Hats off to New York Times music critic Ben Sisario for posting this rousing holiday song by one Sister Albertha Harris Lewis on his blog. Our question is, who is Sister Albertha Harris Lewis, anyway? One thing is for sure though: Anti-Semitism never sounded so good. Please share any info in the comments and listen to the song after the jump.
Ken Krimstein is the author of “Kvetch As Kvetch Can: Jewish Cartoons.” In his previous posts he wrote about how to be a Jewish cartoonist, making it as a professional and kvetching and wining. His blog posts are being featured this week on The Arty Semite courtesy of the Jewish Book Council and My Jewish Learning’s Author Blog series. For more information on the series, please visit:
Each Thursday, The Arty Semite features excerpts and reviews of the best contemporary Jewish poetry. This week, Rodger Kamenetz introduces “The Change” by Alicia Ostriker. This piece originally appeared on August 3, 2001, as part of the Forward’s Psalm 151 series. It is being published here online for the first time.
Ms. Ostriker has published nine books of poetry, full of biblical and Jewish themes with a feminist approach. Her most recent book, “The Little Space: Poems Selected and New” (Pittsburgh, 1998), was a National Book Award finalist in 1998. “The Nakedness of the Fathers: Visions and Revisions” (Rutgers, 1994), her study of Midrash, may also be read as an autobiography.
In this suite of five poems, Ms. Ostriker touches deeply on the experience of role reversal. The simple story line is familiar: A daughter removes her aging mother from her home, sells her house and places her in a nursing home. We see the mother stripped of her familiar surroundings and of her dignities — but we see the speaker, the poet, also reverting. Ms. Ostriker’s carnal, unflinching view brings us back to the pity of the body and reminds us of our vulnerabilities and our tenderness.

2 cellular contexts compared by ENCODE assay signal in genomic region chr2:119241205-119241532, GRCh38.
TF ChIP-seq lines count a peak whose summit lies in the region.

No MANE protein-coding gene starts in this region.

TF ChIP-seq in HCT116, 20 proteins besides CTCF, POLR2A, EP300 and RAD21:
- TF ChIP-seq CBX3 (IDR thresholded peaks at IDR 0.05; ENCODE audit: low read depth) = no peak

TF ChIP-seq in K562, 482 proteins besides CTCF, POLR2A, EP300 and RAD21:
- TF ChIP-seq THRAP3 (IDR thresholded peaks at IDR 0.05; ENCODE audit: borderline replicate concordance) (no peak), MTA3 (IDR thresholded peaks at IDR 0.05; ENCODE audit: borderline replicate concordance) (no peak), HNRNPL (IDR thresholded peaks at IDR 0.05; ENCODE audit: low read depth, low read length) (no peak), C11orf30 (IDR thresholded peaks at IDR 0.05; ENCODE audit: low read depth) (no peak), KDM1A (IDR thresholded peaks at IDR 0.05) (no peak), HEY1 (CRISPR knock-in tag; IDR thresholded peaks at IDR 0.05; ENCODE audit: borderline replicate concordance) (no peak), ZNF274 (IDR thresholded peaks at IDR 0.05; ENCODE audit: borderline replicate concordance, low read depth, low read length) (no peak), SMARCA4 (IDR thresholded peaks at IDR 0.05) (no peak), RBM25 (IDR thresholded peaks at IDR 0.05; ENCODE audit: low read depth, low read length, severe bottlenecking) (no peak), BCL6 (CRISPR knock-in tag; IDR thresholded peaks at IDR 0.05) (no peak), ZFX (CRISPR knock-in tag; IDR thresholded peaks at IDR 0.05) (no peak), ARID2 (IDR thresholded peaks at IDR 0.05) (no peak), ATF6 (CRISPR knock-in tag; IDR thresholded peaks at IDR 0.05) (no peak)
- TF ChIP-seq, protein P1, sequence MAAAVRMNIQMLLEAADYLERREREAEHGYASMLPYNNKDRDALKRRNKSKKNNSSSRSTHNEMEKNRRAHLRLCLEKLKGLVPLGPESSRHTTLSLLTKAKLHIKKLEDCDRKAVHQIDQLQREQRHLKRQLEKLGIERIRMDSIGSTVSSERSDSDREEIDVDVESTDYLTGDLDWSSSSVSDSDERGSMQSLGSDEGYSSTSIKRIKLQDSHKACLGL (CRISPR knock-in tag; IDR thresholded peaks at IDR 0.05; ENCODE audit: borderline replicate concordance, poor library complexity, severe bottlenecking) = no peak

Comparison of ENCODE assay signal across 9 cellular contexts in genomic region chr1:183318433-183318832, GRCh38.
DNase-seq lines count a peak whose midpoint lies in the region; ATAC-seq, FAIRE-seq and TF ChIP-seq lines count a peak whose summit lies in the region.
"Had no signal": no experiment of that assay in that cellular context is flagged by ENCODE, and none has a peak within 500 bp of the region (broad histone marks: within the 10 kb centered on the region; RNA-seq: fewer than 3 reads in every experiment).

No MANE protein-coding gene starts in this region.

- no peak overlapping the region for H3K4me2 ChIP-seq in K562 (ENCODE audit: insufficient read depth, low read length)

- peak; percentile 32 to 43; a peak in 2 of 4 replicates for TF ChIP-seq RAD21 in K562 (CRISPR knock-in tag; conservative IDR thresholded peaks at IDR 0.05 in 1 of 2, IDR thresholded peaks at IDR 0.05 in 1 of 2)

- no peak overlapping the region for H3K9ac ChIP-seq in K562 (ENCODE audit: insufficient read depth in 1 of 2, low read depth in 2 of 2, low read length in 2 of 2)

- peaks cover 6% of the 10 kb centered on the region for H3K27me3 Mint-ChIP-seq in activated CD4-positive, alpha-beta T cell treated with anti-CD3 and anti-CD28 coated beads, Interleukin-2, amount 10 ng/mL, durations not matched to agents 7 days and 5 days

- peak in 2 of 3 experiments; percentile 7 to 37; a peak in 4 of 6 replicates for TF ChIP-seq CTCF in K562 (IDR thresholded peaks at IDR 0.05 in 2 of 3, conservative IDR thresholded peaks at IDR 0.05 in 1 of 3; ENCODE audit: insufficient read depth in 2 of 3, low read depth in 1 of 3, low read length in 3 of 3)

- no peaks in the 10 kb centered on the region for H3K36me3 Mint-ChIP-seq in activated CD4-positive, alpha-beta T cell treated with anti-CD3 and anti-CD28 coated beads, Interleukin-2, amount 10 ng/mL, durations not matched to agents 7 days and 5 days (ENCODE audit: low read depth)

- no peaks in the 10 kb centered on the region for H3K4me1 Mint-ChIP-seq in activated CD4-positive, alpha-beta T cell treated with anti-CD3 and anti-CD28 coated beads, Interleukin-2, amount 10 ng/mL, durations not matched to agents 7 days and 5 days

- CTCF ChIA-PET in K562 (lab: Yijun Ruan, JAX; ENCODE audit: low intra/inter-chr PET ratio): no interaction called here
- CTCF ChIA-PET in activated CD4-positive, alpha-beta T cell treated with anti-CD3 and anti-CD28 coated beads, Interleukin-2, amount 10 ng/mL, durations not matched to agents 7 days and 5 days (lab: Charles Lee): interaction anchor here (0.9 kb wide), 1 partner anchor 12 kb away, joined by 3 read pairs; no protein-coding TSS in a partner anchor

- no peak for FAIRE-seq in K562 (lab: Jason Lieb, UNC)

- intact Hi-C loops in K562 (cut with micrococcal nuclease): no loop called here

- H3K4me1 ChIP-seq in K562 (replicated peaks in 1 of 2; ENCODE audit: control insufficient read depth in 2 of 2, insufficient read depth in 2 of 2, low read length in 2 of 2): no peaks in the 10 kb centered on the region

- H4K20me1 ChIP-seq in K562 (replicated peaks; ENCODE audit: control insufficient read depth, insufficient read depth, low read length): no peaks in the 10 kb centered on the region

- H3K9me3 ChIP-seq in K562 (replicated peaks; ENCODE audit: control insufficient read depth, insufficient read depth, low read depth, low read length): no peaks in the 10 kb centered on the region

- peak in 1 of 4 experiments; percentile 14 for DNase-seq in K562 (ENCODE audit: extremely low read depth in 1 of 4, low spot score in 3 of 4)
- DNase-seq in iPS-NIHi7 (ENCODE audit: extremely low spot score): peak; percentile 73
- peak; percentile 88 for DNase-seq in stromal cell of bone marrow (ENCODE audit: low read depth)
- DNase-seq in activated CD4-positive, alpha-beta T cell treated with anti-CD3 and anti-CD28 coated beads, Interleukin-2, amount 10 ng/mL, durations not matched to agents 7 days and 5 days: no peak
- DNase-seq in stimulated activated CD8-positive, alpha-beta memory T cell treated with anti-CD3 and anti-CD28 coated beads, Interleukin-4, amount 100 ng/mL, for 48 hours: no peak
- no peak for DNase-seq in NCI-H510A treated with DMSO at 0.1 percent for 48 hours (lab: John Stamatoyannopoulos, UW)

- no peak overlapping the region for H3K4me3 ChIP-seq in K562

Crossposted from Haaretz
Leonid Jacobson bears the distinct honor of being both the only Jewish choreographer active in the Soviet Union during the Communist era and a man who won praise from Mikhail Baryshnikov and Natalia Makarova after they defected to the West. The search for Jacobson has brought dance historian and researcher Janice Ross to Israel.
“When I was a dance critic, I kept hearing about a Jewish choreographer whose works were amazing, but no one had ever seen them outside of Russia,” says Ross. “There was an attempt to erase him. His work was either prohibited or censored or repressed for years during his lifetime.”
In the 1980s Ross learned that in San Francisco, not far from where she lived, there was a ballet teacher called Irina Jacobson who taught technique in an unusual way. Ross found out she was the widow of the choreographer, who died in 1975.